# sql stores different value then I store

I am using sql server 2005 and .NET. I have a table with float column named "price". When I stores 1890 it store 1889.99966796875.

What is the reason?

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Use `money` for column type. –  khachik Apr 12 '11 at 13:58
`Money` for column type in SQL Server and `System.Decimal` as type in .NET, when working with money/currency as I believe your value is. –  Johan Apr 12 '11 at 14:14

A floating point number is a special data type used for storing numbers of widely varying ranges. The trade off is in precision - which is what you are seeing as a problem. Floating point numbers

You may want to store your values with the decimal data type, or money instead.

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how does money and decimal are treated in .net? can I load them into double variable? –  Naor Apr 12 '11 at 14:10
Best not to treat them as doubles in .Net or you'll experience the same problems. Money and Decimal SQL types are treated as Decimal in .Net. –  IKEA Riot Apr 12 '11 at 14:32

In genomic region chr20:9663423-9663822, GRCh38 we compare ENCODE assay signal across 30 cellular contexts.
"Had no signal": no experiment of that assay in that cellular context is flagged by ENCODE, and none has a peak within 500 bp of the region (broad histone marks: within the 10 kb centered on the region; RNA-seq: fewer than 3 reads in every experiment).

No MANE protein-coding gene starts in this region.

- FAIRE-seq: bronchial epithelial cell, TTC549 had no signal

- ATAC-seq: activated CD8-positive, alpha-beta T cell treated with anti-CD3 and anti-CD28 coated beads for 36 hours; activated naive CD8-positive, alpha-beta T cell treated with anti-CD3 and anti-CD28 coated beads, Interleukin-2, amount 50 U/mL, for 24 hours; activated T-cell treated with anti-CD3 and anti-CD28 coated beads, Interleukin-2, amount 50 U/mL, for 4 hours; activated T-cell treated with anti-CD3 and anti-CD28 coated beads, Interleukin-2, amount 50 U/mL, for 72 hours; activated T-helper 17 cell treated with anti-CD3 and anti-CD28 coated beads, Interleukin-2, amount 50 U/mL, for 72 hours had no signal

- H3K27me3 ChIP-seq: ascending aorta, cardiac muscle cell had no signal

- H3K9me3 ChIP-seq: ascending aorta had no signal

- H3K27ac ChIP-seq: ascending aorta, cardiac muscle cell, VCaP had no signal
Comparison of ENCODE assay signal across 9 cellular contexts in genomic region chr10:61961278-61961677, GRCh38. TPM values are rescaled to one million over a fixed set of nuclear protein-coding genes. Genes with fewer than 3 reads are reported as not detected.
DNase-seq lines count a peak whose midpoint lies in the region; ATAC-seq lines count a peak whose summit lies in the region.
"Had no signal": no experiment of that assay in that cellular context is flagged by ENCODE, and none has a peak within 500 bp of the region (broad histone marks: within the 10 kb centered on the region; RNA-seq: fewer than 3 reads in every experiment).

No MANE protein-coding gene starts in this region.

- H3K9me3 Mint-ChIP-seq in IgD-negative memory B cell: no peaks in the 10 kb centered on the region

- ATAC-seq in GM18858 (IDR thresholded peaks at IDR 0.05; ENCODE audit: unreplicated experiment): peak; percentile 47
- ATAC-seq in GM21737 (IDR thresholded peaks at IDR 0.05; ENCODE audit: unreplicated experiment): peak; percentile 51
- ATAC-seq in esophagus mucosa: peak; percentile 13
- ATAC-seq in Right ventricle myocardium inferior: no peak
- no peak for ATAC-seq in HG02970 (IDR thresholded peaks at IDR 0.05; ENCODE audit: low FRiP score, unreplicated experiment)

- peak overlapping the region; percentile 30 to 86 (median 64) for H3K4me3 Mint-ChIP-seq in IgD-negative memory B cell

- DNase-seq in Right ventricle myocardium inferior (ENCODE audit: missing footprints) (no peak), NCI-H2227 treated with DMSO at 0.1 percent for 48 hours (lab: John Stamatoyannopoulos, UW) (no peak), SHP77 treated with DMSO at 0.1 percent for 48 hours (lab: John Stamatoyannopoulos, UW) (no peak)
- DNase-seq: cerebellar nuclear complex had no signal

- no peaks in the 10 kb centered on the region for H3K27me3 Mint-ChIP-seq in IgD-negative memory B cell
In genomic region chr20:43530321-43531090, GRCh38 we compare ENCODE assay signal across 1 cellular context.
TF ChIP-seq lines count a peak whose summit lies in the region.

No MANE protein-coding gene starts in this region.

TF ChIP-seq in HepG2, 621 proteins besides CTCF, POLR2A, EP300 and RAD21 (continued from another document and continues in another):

small remark : the tradeoff imho is accuracy : not precision –  Peter Apr 12 '11 at 19:27

The reason that floating numbers cannot be mapped to all numbers is because of the mismatch between the decimal and the binary system for fractions.

1889.99966796875 is the number that is the closest to 1890 in this floating point domain, so the closest this number can be reached using binary representation.

Other types, such as decimal and money, use other, much more memory consuming, techniques to store the number (for example , in a string you can store any number, but of course this is not the most performant way to do math)

a simple example : 0.3 in my own binary system :

``````0.1b (inary) would be 0.5 d (ecimal) so too much...
0.01b -->  0.25d (1/4 too little)
0.011 -->  0.375 (1/4 + 1/8 too much)
0.0101 --> 0.3125 (1/4 + 1/16 still too much)
...
0.010011 --> 1/4 +1/32 + 1/64 = 0.296875
``````

Suppose my system has 6 bits to represent the fraction, 0.296875 would be the closest for this domain. The right number cannot be reached due to the decimal/binary system.